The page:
Cautious fish evolve out of marine reserves

Photo by Matana_and_Jes, Flickr

Photo by Matana_and_Jes, Flickr

New research supports the creation of more marine reserves in the world’s oceans because, the authors say, fish can evolve to be more cautious and stay away from fishing nets.

The research suggests that by creating additional “no-take” areas, some fish will stay within marine reserves where they are protected from fishing. While other fish will move around the ocean, these less mobile fish will continue to live in the protected areas, pass this behaviour on to their offspring, and contribute to future generations, increasing the overall stock.

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The looming extinction of the Maui dolphin

Maui’s dolphin. Photo by New Zealand Department of Conservation, Flickr

The world’s rarest and smallest known subspecies of dolphin, the Maui dolphin, is about to go extinct. Its population is down to 60 individuals from 2,000 in the 1970s.

Journalist Christopher Pala just launched a series of articles focusing on the reasons behind the disappearance of this subspecies of the Hector’s dolphin and the actions governments are taking (or not) to stop the death toll from rising.

Follow this link to read the first article of the series in Science.

Daniel Pauly on the importance of the Albert Ier Grand Medal

As we mentioned in a previous post, last November Sea Around Us principal investigator Dr. Daniel Pauly was conferred the 2016 Albert Ier Grand Medal in the Science category.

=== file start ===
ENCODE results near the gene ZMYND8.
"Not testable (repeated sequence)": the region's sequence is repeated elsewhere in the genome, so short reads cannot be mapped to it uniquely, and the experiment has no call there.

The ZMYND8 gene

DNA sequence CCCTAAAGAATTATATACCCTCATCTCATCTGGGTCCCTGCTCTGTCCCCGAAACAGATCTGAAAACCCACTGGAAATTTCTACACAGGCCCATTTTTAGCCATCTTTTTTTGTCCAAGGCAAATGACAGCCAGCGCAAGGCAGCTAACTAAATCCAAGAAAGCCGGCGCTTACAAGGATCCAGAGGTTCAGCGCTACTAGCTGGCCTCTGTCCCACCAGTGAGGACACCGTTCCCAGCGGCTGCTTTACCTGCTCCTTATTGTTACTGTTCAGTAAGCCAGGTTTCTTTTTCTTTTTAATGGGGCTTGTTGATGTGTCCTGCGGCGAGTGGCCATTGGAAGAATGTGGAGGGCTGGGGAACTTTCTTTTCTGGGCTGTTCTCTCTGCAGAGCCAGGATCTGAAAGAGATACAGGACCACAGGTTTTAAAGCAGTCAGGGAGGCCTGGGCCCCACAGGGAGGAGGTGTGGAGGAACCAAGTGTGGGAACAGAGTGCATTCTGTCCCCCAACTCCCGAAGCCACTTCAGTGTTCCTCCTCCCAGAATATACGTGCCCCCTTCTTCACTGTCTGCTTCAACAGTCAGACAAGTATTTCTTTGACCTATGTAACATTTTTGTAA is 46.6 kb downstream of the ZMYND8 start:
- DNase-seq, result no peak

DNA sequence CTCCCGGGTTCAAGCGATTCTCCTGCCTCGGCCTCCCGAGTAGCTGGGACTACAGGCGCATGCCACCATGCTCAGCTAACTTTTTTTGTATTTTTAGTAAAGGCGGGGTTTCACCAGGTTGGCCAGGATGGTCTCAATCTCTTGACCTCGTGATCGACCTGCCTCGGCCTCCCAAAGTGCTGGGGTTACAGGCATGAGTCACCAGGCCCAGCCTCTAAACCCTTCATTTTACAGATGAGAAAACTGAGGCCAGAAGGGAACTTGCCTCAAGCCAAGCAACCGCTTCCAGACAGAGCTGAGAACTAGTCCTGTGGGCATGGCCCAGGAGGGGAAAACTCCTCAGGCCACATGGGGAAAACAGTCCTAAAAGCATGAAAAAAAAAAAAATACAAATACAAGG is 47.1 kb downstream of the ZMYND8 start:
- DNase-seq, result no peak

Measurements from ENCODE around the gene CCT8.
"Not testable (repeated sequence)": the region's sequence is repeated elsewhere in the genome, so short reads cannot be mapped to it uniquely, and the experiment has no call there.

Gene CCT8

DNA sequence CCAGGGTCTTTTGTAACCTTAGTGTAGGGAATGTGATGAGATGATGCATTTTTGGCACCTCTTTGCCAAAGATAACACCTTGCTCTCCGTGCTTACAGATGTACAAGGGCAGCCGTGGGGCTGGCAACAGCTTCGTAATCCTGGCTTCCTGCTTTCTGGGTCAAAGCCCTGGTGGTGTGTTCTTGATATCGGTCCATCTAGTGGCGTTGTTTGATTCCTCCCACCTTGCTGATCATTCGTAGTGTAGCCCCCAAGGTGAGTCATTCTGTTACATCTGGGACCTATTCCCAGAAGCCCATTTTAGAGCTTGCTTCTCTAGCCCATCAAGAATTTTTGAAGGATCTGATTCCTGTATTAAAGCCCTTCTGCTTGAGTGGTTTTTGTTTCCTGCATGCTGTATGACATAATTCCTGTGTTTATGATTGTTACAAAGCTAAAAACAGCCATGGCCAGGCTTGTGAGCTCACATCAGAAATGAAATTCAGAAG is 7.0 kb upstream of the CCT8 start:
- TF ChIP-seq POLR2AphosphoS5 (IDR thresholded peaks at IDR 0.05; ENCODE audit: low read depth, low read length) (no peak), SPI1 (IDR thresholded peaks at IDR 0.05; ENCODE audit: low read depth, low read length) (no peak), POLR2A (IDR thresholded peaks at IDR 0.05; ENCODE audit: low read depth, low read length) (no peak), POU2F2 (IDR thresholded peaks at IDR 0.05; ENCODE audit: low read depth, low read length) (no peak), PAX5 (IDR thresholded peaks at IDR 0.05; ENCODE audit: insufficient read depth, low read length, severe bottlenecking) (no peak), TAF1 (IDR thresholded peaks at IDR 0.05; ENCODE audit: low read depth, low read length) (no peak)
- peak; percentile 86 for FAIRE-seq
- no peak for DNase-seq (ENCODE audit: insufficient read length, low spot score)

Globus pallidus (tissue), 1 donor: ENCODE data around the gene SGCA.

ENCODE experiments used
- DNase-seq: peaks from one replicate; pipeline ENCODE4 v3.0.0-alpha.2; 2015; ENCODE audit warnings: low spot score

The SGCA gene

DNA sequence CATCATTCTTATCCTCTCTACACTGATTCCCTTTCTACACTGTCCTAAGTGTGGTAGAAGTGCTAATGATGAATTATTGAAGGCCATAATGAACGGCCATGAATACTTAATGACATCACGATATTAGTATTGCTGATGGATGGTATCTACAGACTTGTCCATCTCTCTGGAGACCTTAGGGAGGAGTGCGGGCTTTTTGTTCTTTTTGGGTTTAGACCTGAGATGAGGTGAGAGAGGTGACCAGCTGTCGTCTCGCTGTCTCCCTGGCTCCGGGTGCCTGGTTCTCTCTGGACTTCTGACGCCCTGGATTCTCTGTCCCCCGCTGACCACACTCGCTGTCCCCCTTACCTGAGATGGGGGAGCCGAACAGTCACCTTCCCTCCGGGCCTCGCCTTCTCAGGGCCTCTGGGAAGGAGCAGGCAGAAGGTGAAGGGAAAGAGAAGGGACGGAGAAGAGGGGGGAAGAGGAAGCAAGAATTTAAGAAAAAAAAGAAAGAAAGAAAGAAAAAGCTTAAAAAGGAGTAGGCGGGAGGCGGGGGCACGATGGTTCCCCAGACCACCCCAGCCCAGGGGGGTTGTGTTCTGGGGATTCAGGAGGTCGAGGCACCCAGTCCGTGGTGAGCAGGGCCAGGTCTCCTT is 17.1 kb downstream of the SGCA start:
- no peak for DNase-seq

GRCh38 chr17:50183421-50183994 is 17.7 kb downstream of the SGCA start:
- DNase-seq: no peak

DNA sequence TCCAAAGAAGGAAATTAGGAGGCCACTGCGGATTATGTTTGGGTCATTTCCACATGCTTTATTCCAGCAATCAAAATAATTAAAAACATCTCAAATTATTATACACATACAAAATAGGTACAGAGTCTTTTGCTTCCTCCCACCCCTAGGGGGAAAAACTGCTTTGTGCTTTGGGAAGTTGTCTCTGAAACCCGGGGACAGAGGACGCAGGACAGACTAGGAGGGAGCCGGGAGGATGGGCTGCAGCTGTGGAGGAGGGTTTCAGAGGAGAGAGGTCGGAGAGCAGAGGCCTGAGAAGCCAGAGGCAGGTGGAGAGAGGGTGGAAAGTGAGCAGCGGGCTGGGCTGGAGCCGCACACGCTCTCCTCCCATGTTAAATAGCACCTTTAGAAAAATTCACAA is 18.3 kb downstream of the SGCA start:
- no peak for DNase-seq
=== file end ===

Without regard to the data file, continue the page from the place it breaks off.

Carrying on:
In a ceremony held at the Maison des Océans in Paris, Pauly was handed the award by Albert II, Prince of Monaco, and M. Robert Calcagno, General Director of the Institute Océanographique.

Feeling hugely proud and very pleased by the honour, he said that the importance of the distinction is that it helps bring attention to the urgent issues affecting the world’s oceans.

The plan to ban fishing in more than half the world’s oceans

Fishes eye view of the Island Star. Photo by Derek Keats, Flickr.

Fishes eye view of the Island Star. Photo by Derek Keats, Flickr.

This analysis was originally posted in New Scientist, and can be found here.

By James Randerson.

IT IS one of the planet’s last true wildernesses, yet a handful of the world’s wealthiest nations are plundering its riches to satisfy the appetites of luxury consumers – all with the help of billions in public money. Continue reading